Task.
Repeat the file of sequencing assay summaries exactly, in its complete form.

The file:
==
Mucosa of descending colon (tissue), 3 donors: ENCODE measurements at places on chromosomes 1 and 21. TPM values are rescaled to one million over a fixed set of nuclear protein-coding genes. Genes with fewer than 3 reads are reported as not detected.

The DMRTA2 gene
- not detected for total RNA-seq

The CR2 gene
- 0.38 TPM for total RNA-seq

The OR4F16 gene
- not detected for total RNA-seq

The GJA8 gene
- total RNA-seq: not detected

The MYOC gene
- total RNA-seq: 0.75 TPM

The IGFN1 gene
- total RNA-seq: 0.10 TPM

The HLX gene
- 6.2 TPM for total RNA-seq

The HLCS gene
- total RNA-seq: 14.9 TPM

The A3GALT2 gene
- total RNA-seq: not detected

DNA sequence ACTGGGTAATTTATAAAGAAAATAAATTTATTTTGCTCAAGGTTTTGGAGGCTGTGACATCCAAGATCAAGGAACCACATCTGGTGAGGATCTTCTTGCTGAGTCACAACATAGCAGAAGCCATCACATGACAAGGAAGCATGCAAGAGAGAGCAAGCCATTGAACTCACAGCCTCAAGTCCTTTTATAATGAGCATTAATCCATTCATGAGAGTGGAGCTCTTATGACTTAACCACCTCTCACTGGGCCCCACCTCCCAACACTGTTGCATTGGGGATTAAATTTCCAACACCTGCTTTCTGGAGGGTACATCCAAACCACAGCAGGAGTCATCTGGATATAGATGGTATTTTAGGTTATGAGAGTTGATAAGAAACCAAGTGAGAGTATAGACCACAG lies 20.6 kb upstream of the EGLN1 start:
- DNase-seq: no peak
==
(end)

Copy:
Mucosa of descending colon (tissue), 3 donors: ENCODE measurements at places on chromosomes 1 and 21. TPM values are rescaled to one million over a fixed set of nuclear protein-coding genes. Genes with fewer than 3 reads are reported as not detected.

The DMRTA2 gene
- not detected for total RNA-seq

The CR2 gene
- 0.38 TPM for total RNA-seq

The OR4F16 gene
- not detected for total RNA-seq

The GJA8 gene
- total RNA-seq: not detected

The MYOC gene
- total RNA-seq: 0.75 TPM

The IGFN1 gene
- total RNA-seq: 0.10 TPM

The HLX gene
- 6.2 TPM for total RNA-seq

The HLCS gene
- total RNA-seq: 14.9 TPM

The A3GALT2 gene
- total RNA-seq: not detected

DNA sequence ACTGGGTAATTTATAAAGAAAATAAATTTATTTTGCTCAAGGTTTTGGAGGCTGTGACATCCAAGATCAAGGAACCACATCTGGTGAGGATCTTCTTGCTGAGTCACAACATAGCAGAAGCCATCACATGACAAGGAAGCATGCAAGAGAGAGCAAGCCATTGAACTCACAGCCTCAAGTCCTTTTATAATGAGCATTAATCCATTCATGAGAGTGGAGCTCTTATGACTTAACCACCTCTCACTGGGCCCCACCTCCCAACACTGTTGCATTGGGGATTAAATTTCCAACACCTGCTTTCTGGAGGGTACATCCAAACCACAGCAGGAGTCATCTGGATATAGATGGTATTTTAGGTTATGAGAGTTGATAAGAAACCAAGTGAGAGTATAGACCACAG lies 20.6 kb upstream of the EGLN1 start:
- DNase-seq: no peak